Rupert Pupkin Speaks: My Favorite Film Discoveries of 2016 ""

Monday, December 5, 2016

My Favorite Film Discoveries of 2016

It's my favorite time of year yet again! No, not Christmas, but rather the time of year when I run my "Film Discoveries" series here at RPS. It's a delightful time that I anticipate with great joy and a time that I myself have been keeping track of my viewings all year for! Stay tuned for more lists that will hopefully add to your watchlist for 2017!

RIFF-RAFF (1947; Ted Tetzlaff)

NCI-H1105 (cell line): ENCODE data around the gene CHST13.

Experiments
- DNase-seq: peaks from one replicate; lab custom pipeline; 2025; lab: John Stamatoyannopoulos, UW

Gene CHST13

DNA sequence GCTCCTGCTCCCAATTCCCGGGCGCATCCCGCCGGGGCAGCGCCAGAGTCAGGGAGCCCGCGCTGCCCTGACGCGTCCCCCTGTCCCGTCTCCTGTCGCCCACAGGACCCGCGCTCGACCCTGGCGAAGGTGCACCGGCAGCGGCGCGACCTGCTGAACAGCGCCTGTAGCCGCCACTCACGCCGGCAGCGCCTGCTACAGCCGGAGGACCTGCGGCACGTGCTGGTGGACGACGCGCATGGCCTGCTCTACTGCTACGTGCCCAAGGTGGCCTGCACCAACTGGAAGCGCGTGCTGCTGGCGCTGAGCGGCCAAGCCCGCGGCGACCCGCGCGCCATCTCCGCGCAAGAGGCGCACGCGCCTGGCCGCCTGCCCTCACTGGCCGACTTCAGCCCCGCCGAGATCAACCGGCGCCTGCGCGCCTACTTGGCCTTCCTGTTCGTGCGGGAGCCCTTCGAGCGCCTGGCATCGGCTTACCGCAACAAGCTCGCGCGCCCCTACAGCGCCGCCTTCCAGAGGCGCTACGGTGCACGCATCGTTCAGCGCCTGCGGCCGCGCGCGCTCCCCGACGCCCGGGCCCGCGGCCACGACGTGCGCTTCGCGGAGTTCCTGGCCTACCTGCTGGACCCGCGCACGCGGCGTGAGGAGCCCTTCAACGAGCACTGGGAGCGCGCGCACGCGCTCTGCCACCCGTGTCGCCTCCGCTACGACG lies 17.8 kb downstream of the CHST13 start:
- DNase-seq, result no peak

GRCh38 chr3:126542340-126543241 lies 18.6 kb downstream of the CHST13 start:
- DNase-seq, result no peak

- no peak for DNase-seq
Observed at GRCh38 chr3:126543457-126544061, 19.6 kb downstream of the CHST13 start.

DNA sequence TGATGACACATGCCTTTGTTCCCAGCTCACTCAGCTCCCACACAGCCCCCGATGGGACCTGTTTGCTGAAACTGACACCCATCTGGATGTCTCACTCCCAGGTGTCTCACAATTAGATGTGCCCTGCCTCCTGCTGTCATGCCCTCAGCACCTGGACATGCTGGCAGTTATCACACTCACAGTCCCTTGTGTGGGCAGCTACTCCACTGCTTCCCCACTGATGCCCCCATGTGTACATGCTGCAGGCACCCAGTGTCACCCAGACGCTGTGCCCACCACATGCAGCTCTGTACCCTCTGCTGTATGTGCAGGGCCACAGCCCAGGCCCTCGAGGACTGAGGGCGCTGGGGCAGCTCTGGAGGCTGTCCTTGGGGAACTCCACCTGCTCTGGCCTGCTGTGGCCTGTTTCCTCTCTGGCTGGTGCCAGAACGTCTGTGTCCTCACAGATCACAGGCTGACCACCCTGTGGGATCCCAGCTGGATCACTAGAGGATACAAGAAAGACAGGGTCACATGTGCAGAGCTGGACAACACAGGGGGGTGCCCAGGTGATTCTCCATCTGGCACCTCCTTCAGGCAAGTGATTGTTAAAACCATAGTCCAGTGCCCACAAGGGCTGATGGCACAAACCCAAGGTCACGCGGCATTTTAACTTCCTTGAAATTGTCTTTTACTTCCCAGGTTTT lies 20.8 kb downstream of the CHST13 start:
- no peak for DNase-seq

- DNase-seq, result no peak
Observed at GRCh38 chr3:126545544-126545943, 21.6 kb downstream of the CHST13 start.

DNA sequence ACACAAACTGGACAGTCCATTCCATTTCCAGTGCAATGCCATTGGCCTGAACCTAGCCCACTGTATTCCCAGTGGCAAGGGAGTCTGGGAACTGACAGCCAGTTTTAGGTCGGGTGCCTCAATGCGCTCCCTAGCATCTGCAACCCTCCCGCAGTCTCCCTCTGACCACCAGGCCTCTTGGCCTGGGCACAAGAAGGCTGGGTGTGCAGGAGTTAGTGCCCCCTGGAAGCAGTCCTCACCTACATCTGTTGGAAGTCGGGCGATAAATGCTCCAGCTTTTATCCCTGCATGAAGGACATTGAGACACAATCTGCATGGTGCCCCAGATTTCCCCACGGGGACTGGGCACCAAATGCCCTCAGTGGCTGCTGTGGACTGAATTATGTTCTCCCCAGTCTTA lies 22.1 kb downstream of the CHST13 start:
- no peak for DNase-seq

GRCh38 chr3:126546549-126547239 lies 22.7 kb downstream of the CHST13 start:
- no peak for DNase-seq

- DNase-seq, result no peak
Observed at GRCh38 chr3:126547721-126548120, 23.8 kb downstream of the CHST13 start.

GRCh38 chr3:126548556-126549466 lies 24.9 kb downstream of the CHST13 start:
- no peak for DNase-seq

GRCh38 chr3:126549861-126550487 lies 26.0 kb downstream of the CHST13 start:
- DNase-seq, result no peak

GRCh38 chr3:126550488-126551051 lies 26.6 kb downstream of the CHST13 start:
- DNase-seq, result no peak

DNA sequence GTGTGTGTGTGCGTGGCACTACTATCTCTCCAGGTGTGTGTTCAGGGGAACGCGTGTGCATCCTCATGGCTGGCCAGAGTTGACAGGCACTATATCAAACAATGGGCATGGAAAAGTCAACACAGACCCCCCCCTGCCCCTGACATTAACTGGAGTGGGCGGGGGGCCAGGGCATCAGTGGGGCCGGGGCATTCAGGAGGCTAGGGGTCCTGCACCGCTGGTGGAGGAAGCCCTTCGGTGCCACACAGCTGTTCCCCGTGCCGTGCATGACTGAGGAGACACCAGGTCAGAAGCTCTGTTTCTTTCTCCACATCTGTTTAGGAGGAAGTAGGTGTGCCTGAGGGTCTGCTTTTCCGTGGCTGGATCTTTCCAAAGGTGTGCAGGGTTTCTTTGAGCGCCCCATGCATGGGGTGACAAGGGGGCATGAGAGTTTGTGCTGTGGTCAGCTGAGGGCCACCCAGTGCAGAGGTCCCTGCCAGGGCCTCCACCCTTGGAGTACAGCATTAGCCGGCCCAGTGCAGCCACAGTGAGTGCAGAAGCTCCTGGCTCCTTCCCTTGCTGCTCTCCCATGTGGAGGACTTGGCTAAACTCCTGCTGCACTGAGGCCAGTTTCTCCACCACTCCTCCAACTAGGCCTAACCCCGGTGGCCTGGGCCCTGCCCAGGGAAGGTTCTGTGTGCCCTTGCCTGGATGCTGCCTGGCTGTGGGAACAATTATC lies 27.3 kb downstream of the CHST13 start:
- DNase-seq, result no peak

From its excellent (and stylish) six-minute, wordless opening - RIFF-RAFF is a movie that lets you know you are in good hands. The opening its is a really neat little short film unto itself that sets up the proceedings nicely. It deals with a tiny group of people prepping to board a small private flight from an eerie deserted hangar during a thunderstorm downpour. It's really just about exchanged looks, glances mostly, between the seven or eight characters in the opening. It is a simply lovely piece of filmmaking and I've said this before, but movies don't bother much with opening sequences anymore. You do see the occasional well thought out introduction to a film, (the latest MISSION IMPOSSIBLE film comes to mind) but it's mostly a thing that directors rush through to get the movie going. I really do think that your movie's opening is really like the front room of someone's house. It can give you an accurate indication of who lives there. When people take time to craft a proper opening sequence it both takes advantage of the cinematic medium and gently lays a foundation for the story you are about to see unfold. Anyway, RIFF-RAFF is a really good little Noir. Pat O'Brien plays Dan Hammer (seriously). He's a private dick of sorts and he has Panama wired. He knows everyone there and need only scribble onto a business card to call in any number of favors he seems to have at his disposal. His town is invaded by oil-hungry low-lifes who will do anything to get their hands on a map to a large group of unregistered claims. A map - that's right. Like something out of Scooby-Doo, but I love it. It's kind of like a mini-MALTESE FALCON or something though. Dan Hammer is a bit more of a grafter than Sam Spade, but he's just as charismatic. And there's a dame of course, there almost always is. Thankfully she's played to charming perfection by Anne Jeffreys. This is easily my favorite Pat O'Brien role. I like him as an actor, but I've not been able to connect with a lot of his second fiddle performances. Here he really owns the Hammer character and makes him one of the more memorable on-screen private eyes in movies. He even wears a pimp hat. Few characters like this have pulled off a pimp hat, but somehow he does it.